greentapestry : August 2020

Monday 31 August 2020

IAVOM ~ Hanging On In There

It's Monday - the last bank holiday of the year and time for 'In A Vase On Monday'. As I was in danger of being edged out of my usual photographic perch by a power washer it was a case of the quickest of snips this morning.

Both snips are from plants that have been badly treated, one by human hand and the other by the elements :

  • Rosa 'Boscabel' - this was a new purchase from David Austin in the autumn of 2018. She came in bare root from and was planted in a pot for convenience. This was supposed to be short term and much to my shame she is still in the pot. Even worse than that she had been pushed almost out of sight but still has managed to hold on and flower. I have promised her better. She is a beautiful soft coral pink and has a most pleasant scent.
  • Tucked in behind her is a snip of the half-hardy grass 'Panicum capillare 'Sparkling Fountain'. This was grown from seed sown in the greenhouse on 5th March. It certainly more than lives up to its name especially on sunny days. This snip was taken from a plant that was looking most splendid in a pot with companions, until it was knocked sideways in the first of this month's two named storms. Fortunately it has perked up and still lives to tell the tale. It didn't over winter this year so maybe another sowing will be in order next spring. 
A BIG thanks as always to host Cathy who blogs over at 'Rambling In The Garden'. Time soon for lunch and the plan then is to have a peaceful afternoon out in the garden before finally placing my bulb order tonight. No bank holiday traffic jams for us especially this year!

Monday 24 August 2020

IAVOM ~ The Calm Before The Storm

It has been a beautiful late summer's day here with blue skies, sunshine and the most perfect temperature. The green bin has been filled almost to the brim ready for collection in the morning and this afternoon's trip to the allotment resulted in patty pan squashes, French beans, beetroot and a ruck of apples coming back home with us. The apple picking session was deemed an urgent task in view of the named storm that is heading our way tomorrow bringing heavy rain, thunder and gale force winds in its wake. Still it was lovely to breath in summer today.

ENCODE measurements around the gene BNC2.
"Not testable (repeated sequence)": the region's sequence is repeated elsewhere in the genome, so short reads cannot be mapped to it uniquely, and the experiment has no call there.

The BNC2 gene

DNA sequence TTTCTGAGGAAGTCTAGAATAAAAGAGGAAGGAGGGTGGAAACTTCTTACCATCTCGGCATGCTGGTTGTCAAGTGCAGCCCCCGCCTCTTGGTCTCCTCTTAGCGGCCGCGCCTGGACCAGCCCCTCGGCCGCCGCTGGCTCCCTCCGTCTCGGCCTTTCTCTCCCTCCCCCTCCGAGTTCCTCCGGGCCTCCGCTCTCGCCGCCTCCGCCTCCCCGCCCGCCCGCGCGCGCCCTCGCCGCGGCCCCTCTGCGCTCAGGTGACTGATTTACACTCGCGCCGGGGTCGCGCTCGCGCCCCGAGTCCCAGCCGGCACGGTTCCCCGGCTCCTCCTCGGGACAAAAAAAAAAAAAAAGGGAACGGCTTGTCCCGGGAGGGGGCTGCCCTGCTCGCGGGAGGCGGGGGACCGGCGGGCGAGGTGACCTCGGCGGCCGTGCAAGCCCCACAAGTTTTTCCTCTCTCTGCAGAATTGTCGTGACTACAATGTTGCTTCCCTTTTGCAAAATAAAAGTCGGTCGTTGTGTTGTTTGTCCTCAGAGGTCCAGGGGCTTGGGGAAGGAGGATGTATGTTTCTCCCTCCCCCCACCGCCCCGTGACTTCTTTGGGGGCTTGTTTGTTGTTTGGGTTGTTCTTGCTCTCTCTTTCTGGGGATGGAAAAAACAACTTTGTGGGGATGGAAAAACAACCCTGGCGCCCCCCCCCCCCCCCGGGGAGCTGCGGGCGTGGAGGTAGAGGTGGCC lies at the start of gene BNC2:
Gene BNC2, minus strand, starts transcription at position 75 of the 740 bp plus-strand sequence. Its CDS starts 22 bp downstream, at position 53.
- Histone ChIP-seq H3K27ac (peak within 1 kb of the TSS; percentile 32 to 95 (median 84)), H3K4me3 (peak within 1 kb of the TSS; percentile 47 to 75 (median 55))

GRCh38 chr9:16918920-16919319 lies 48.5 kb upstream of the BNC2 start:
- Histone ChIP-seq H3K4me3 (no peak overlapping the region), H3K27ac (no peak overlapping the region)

In my 'In A Vase On Monday' this week are :

  • A couple of roses. The larger flower of the two is the rose my sister had named after my mother namely 'Luisa's Daughter"and then sent to me as a birthday present. I've picked her flowers for vases before and they have always been a creamy deepening into a pale soft yellow colour. This year though odd things have happened and she is sending out some very pink buds which are opening to a pale pink flower. Most peculiar. The other deeper pink rose is an emerging bud from 'Evelyn', a new rose purchase this year from Davis Austin. 'Evelyn' has a most intense perfume and reminds me of the roses we picked as children to make rose perfume with. Somehow the promise of rose perfume never lived up to the expectation and the liquid from many a jar laced with decayed petals was tossed aside before winter. 

Update - since posting I've realised that the second rose is 'Gertrude Jekyll' and not 'Evelyn'.
  • Orlaya grandilora - the flowers of this annual come from the batch I sowed in May. This is the first year that I have grown these and I will be sowing another batch in the next week or so for an earlier flowering next year.
  • Some sweet peas which are still producing after their late off the starting block days. I hope that their respective wigwams are up to a bit of buffeting from the wind tomorrow.
  • A couple of flowers from cosmos 'Pink Lemonade' which I don't think that I will grow again. I only planted five of the plants and all have produced different sizes and colours of flower with only one looking anything like the flower pictured in the seed catalogue! An annual with a lot of hype to it's name or am I being harsh?
  • A sprig of the perennial thalictrum delavayi var. decorum. I love it's soft colour and airy ways.
  • Finally a few bits of the perennial eurybia divaricata also known as the white wood aster. It flowers in late summer and is a shade lover. 
My vase this week is a little milk jug, origin lost in time but probably bought from a local charity shop.

With many thanks as always to Cathy over at 'Rambling In The Garden' for the inspiration for sharing our vases on Mondays. Do have a peek there if you haven't already and be prepared to be dazzled and delighted by a wealth of flowers laced with generously shared knowledge and tips.

Saturday 22 August 2020

August Musings


"There is no question of me trying to reform my reaction to the major smell that starts at the end of August to dominate the house in autumn - apples.

I was sitting down at my desk on a rather dull day when this strong mouth-watering perfume filled the room. I had no flowers on my desk. I turned my head and remembered I had bought a big bag of Discovery apples and piled them in a bowl on the window-sill, for their brightness as much as anything...... Another interesting smell that lingers in the house for some time comes from the making of crab apple jelly. It has a faint clovey tang to it.